Monday, November 10, 2014

Pedernales Falls

When I read that Pedernales Falls State Park has fossils in the limestone rocks, and the fossils are of crinoids, I knew we had to go there on our Texas trip.  Since Jasper first learned about these sea creatures which closely resemble flowering plants, he's been fascinated with them.  Crinoids are still with us today, in both shallow and deep ocean,  but the abundance of their fossils shows that they were a dominant species long ago.  Limestone is a sedimentary rock which is mostly made of the bones of sea creatures. Since much of Texas was under shallow sea for many long eons, limestone is plentiful.  Limestone exposed and carved into beautiful shapes by meandering rivers has created otherworldly landscapes in the Texas Hill Country, and interesting fossils are quite abundant. These crinoid fossils are thought to have formed 320 million years ago during the Pennsylvanian or Late Carboniferous era. They look more like abstract shapes than any living crinoid because they broke apart into fragments before fossilizing.  It was an unusually hot fall day, following a typically hot summer, and water levels were low. This made it really easy to climb and explore the majestic rocks.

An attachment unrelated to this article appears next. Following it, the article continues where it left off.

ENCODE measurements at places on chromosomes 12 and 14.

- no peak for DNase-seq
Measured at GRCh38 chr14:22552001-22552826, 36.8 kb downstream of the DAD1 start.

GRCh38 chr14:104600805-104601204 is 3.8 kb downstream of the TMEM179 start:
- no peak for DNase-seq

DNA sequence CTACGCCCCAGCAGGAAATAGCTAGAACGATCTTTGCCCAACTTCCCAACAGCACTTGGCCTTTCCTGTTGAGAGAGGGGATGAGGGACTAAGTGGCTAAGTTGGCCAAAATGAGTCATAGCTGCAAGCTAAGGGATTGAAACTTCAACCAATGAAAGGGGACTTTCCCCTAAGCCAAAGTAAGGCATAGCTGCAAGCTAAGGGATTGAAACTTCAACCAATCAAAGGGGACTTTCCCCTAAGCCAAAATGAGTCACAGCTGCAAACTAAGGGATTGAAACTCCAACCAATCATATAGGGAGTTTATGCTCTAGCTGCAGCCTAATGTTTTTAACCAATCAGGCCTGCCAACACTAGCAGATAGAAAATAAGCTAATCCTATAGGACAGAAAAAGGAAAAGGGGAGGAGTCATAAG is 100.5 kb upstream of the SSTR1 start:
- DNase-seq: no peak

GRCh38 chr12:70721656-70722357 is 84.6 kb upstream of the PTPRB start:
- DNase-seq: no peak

Crinoid fossils.
Crinoid fossil.
Crinoid fossil.
More crinoid fossils.
This round hole is actually a pothole, created by a trapped rock fragment that spins around when floodwaters push it.

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